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Advantages of the Shielded Containers at the Waste Isolation Pilot Plant « Facilities « Downloads

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Date postedJanuary 29, 2013
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CategoriesFacilities, ECIS, Technical Paper, Nuclear Energy, Waste Isolation Pilot Plant (WIPP), Defense Waste Management, Advanced Nuclear Energy, Nuclear Energy Safety

Description

The Waste Isolation Pilot Plant (WIPP) disposal operations currently employ two different disposal
methods: one for Contact Handled (CH) waste and another for Remote Handled (RH) waste. CH
waste is emplaced in a variety of payload container configurations on the floor of each disposal
room. In contrast, RH waste is packaged into a single type of canister and emplaced in pre-drilled
holes in the walls of disposal rooms. Emplacement of the RH waste in the walls must proceed in
advance of CH waste emplacement and therefore poses logistical constraints, in addition to the loss
of valuable disposal capacity.
To improve operational efficiency and disposal capacity, the Department of Energy (DOE) has
proposed a shielded container for certain RH waste streams. RH waste with relatively low gammaemitting
activity would be packaged in lead-lined containers, shipped to WIPP in existing certified
transportation packages for CH waste and emplaced in WIPP among the stacks of CH waste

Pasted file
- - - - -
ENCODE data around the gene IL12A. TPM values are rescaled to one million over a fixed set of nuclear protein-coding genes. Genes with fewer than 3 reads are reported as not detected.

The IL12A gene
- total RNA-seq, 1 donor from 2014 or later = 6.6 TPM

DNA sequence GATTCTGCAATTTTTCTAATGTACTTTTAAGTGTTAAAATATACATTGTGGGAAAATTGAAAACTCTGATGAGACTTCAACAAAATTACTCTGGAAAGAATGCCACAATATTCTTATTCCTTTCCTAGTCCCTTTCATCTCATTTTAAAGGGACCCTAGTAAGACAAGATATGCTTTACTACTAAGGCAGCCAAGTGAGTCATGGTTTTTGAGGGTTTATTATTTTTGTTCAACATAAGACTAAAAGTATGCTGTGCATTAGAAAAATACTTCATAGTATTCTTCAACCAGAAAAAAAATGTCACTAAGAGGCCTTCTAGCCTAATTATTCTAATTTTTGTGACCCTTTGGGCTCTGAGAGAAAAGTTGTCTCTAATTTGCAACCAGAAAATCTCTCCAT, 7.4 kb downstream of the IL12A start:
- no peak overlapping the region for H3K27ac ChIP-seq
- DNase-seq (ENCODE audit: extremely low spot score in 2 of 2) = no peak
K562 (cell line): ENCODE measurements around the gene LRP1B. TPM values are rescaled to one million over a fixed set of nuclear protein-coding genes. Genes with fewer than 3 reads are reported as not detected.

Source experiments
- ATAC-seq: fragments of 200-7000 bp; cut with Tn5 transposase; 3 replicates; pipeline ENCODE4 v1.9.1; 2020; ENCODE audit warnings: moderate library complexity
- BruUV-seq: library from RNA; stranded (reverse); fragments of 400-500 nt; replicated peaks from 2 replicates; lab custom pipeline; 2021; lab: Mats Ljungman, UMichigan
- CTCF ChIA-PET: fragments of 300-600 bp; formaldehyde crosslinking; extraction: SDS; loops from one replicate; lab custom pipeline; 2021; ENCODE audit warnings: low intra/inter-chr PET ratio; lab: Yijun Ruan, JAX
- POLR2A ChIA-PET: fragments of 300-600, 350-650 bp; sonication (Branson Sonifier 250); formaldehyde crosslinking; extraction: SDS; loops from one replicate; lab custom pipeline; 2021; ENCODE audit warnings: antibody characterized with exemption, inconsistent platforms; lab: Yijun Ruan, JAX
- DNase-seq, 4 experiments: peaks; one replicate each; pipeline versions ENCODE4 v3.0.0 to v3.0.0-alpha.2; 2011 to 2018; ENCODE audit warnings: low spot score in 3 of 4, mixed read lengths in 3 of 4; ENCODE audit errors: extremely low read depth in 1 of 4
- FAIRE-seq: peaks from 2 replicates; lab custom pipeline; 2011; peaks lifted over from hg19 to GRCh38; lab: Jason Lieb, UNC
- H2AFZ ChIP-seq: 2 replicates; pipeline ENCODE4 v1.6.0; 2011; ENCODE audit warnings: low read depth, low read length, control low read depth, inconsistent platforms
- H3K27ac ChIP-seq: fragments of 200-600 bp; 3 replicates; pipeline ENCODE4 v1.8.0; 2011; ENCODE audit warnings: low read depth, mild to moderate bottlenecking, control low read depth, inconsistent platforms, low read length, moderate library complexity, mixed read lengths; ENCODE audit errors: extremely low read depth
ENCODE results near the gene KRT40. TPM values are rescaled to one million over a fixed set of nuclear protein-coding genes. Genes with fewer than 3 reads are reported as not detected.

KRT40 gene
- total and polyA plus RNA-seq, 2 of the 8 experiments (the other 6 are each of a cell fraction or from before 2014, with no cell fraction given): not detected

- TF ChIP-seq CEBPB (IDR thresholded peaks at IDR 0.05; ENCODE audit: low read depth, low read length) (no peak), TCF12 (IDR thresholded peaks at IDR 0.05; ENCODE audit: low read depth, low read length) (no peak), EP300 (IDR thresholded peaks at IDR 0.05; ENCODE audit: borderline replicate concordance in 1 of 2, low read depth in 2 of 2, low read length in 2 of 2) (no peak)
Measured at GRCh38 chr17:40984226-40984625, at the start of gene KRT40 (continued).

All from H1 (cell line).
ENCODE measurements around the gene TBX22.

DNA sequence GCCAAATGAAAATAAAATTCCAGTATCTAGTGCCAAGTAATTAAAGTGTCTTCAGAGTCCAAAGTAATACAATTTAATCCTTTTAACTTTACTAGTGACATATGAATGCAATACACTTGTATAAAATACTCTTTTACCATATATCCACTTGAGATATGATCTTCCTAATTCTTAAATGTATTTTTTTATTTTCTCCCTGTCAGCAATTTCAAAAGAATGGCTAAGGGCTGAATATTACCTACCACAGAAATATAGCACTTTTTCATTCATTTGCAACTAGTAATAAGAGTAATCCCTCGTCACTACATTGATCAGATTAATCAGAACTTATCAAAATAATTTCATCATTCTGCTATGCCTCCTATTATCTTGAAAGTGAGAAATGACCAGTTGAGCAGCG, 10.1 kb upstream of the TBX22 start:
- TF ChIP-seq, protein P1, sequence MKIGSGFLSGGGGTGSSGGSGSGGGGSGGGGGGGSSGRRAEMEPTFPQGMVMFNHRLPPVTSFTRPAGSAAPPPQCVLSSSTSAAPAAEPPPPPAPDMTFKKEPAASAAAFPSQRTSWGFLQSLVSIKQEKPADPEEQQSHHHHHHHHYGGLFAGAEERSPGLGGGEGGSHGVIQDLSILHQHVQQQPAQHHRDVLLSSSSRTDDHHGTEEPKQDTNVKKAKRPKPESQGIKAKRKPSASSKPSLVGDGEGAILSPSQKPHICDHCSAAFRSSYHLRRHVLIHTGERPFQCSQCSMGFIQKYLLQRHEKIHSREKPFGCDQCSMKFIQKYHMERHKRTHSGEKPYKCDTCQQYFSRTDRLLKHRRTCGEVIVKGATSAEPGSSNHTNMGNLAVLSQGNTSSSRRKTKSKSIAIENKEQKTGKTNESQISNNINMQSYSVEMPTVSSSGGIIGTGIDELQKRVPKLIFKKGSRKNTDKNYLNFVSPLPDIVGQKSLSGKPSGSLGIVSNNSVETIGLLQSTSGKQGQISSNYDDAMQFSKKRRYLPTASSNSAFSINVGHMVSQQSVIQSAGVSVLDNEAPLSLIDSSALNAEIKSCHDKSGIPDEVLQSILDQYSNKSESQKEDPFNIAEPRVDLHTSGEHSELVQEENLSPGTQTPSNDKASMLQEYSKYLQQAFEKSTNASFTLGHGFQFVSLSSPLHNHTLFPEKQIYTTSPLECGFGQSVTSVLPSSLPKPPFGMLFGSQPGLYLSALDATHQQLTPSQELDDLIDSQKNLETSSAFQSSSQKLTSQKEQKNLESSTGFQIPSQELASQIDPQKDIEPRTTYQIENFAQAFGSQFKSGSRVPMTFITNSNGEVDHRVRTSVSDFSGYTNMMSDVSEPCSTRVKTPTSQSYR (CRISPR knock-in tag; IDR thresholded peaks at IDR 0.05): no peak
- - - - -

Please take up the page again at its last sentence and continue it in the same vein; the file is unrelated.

containers on the floor of a disposal room. RH waste with high gamma-emitting activity would
continue to be emplaced in the boreholes along the walls. The new RH container is similar to the
nominal 208-liter (55-gallon) drum, however it includes about 2.5 cm (1 in) of lead, sandwiched
between thick steel sheets. Furthermore, the top and bottom are made of thick plate steel to
strengthening the package to meet transportation requirements. This robust configuration provides
an overpack for materials that otherwise would be RH waste.
This paper describes the container and the regulatory approach used to meet the requirements
imposed by regulations that apply to WIPP. This includes a Performance Assessment used to
evaluate WIPP’s long-term performance and the DOE’s approach to gain approval for the
transportation of shielded containers. This paper also describes estimates of the DOE’s RH
transuranic waste inventory that may be packaged and emplaced in shielded containers. Finally, the
paper includes a discussion of how the DOE proposes to track the waste packaged into shielded
containers against the RH waste inventory and how this will comply with the regulated volume.

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